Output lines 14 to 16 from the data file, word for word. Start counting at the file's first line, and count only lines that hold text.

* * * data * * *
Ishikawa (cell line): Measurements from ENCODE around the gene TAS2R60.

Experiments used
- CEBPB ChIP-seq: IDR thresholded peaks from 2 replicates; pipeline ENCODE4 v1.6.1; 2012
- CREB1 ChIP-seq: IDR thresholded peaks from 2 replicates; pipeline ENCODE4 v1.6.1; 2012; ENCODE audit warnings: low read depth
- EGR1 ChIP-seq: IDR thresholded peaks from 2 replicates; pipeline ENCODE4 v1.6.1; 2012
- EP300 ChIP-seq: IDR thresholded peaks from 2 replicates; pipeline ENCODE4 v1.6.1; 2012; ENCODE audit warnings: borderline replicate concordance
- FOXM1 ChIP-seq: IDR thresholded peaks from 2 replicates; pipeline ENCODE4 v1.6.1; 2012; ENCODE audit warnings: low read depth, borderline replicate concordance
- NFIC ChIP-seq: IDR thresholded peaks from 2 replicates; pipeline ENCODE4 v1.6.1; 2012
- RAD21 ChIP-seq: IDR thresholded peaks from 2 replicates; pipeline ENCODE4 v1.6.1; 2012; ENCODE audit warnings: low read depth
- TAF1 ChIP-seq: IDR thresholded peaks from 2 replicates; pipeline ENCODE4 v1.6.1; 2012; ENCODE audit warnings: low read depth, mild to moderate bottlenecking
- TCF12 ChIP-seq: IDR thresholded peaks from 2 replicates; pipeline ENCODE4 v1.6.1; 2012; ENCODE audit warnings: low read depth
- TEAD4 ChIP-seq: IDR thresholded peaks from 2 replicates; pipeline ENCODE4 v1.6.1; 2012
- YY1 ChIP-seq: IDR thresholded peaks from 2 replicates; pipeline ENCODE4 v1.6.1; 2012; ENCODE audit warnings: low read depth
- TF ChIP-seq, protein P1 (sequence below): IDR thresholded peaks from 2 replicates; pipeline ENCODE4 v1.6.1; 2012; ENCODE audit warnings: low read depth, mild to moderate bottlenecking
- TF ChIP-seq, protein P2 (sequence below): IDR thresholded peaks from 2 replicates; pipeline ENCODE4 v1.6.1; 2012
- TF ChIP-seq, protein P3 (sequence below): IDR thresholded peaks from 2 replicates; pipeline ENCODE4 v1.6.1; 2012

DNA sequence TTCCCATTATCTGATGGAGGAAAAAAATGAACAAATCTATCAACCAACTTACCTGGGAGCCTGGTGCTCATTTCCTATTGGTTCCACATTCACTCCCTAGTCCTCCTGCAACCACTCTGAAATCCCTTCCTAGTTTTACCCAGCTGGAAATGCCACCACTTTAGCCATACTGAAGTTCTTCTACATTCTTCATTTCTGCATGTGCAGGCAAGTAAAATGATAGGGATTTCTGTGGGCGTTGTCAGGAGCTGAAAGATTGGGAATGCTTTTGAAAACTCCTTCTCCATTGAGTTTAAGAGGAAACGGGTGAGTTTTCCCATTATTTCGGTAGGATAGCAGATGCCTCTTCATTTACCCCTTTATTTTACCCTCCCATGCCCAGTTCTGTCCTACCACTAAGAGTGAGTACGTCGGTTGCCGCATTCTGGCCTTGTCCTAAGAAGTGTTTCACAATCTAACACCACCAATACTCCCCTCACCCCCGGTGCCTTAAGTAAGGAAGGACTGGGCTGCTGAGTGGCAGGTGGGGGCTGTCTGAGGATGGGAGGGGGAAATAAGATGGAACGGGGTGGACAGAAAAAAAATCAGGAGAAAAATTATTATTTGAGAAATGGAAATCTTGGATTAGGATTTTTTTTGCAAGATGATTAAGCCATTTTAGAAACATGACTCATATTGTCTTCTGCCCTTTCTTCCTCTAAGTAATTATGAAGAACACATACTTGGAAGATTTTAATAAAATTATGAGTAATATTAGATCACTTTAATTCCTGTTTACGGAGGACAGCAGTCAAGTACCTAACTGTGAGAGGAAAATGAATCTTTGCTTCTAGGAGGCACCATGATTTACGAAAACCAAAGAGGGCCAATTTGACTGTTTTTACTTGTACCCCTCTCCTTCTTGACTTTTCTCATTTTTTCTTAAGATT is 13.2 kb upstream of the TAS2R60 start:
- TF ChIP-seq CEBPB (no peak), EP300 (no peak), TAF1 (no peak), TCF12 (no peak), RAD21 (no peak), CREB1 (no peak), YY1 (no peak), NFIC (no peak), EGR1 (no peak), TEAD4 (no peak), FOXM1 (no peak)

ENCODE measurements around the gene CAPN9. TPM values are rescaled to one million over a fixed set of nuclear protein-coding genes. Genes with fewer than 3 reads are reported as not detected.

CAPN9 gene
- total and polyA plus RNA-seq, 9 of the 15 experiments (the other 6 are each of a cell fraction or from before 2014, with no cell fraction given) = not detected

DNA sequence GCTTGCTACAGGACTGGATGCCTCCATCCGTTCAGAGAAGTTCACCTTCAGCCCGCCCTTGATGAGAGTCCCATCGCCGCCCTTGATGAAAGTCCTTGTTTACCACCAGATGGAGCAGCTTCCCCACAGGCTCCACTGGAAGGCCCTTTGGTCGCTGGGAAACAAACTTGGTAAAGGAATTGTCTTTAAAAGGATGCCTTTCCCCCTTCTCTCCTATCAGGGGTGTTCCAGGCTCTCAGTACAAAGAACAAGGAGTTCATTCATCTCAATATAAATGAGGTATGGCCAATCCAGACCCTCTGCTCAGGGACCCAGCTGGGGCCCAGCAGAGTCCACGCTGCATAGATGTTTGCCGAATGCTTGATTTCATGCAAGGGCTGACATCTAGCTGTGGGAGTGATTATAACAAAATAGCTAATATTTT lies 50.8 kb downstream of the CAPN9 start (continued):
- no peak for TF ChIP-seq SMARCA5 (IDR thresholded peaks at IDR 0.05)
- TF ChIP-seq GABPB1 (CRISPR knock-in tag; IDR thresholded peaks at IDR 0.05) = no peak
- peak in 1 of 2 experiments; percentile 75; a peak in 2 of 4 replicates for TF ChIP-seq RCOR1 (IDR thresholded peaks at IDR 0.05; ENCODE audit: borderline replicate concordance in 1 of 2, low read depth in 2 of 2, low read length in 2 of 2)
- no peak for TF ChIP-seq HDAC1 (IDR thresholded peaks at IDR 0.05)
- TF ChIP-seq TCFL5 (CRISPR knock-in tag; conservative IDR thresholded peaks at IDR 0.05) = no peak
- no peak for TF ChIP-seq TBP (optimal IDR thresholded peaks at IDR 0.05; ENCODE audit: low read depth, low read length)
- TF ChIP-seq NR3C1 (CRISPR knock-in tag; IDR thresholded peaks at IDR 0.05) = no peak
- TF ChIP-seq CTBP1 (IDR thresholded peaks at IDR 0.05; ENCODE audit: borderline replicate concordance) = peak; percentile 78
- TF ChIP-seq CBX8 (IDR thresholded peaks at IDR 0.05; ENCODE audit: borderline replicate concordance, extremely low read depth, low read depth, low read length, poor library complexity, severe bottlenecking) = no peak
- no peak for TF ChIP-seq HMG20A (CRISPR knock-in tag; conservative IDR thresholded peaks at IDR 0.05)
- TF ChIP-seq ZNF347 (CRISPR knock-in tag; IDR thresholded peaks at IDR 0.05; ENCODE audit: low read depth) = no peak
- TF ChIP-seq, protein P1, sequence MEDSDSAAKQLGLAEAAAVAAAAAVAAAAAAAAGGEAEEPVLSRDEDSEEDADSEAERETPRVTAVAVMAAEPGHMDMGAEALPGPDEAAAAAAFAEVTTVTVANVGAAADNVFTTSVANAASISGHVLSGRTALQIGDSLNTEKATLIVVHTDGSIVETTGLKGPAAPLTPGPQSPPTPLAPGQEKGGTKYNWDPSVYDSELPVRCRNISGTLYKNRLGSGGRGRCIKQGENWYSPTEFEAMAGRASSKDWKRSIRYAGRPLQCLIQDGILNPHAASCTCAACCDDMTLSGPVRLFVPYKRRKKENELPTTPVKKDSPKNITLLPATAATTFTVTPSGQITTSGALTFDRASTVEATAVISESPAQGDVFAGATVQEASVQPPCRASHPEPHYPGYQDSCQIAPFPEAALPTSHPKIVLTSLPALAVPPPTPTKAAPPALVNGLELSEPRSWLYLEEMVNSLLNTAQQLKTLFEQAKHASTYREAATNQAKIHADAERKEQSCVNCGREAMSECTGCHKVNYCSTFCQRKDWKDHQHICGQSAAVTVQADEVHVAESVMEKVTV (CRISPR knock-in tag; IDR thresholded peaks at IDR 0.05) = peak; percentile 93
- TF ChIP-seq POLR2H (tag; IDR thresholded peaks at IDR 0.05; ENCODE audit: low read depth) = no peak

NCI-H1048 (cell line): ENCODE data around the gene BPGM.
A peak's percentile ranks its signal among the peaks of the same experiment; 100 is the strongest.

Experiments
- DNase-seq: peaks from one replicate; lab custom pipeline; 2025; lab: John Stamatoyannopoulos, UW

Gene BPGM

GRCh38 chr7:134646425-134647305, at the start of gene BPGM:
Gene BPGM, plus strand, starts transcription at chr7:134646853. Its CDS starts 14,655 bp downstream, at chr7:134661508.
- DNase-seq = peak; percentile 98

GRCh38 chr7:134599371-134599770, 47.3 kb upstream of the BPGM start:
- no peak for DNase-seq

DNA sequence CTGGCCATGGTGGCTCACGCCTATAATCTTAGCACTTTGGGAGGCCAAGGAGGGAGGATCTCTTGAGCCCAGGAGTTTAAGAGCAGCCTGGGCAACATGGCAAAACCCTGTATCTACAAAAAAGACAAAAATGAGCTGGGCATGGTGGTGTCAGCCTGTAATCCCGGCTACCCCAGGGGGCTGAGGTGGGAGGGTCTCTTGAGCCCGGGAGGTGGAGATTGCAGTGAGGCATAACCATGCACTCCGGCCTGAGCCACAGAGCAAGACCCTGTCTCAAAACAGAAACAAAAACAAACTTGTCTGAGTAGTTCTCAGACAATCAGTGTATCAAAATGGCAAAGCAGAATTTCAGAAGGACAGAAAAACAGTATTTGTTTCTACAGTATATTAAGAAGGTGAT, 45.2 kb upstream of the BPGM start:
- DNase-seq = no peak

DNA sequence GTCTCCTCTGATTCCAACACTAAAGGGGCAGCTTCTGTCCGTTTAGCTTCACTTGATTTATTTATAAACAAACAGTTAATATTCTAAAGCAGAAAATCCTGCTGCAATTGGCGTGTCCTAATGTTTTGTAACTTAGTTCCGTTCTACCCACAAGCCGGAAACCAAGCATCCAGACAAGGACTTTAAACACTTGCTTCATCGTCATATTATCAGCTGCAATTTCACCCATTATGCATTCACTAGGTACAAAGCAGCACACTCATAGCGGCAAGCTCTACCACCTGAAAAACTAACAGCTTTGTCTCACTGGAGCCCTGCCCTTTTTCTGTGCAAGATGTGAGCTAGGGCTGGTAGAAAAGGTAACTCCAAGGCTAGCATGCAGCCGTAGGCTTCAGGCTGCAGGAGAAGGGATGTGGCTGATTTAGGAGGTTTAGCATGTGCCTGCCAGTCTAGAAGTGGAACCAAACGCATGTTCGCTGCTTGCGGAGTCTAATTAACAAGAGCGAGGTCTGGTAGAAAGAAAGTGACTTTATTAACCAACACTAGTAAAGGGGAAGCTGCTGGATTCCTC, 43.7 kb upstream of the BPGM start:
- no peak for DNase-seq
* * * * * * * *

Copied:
- TF ChIP-seq, protein P1 (sequence below): IDR thresholded peaks from 2 replicates; pipeline ENCODE4 v1.6.1; 2012; ENCODE audit warnings: low read depth, mild to moderate bottlenecking
- TF ChIP-seq, protein P2 (sequence below): IDR thresholded peaks from 2 replicates; pipeline ENCODE4 v1.6.1; 2012
- TF ChIP-seq, protein P3 (sequence below): IDR thresholded peaks from 2 replicates; pipeline ENCODE4 v1.6.1; 2012